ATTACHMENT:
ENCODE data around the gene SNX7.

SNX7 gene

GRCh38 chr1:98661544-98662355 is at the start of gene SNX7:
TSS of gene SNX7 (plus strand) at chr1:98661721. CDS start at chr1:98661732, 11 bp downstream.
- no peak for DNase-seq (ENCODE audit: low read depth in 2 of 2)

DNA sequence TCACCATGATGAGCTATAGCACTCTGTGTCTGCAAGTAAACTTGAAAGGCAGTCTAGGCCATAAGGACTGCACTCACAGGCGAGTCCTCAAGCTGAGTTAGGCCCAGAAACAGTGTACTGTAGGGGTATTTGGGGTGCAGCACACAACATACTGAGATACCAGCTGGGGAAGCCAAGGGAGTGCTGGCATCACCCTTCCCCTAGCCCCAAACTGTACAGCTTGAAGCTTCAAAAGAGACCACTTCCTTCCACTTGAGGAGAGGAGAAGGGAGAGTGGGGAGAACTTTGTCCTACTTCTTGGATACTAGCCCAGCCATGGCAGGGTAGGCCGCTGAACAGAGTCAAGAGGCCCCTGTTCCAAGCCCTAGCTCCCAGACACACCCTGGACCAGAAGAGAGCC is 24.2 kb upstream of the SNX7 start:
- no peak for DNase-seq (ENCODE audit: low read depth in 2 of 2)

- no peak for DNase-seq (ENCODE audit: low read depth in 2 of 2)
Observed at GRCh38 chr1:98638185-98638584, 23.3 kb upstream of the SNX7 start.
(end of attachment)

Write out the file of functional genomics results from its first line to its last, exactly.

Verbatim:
ENCODE data around the gene SNX7.

SNX7 gene

GRCh38 chr1:98661544-98662355 is at the start of gene SNX7:
TSS of gene SNX7 (plus strand) at chr1:98661721. CDS start at chr1:98661732, 11 bp downstream.
- no peak for DNase-seq (ENCODE audit: low read depth in 2 of 2)

DNA sequence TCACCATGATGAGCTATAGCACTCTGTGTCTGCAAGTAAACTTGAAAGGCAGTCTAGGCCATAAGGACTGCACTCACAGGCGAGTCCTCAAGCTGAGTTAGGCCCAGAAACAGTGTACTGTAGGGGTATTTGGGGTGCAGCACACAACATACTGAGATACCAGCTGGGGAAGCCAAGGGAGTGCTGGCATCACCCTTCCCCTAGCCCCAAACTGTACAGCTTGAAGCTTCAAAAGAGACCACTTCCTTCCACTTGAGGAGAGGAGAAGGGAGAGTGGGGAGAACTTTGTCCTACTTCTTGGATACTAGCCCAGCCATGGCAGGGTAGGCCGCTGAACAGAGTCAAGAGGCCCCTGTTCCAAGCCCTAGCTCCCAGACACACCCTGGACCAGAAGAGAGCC is 24.2 kb upstream of the SNX7 start:
- no peak for DNase-seq (ENCODE audit: low read depth in 2 of 2)

- no peak for DNase-seq (ENCODE audit: low read depth in 2 of 2)
Observed at GRCh38 chr1:98638185-98638584, 23.3 kb upstream of the SNX7 start.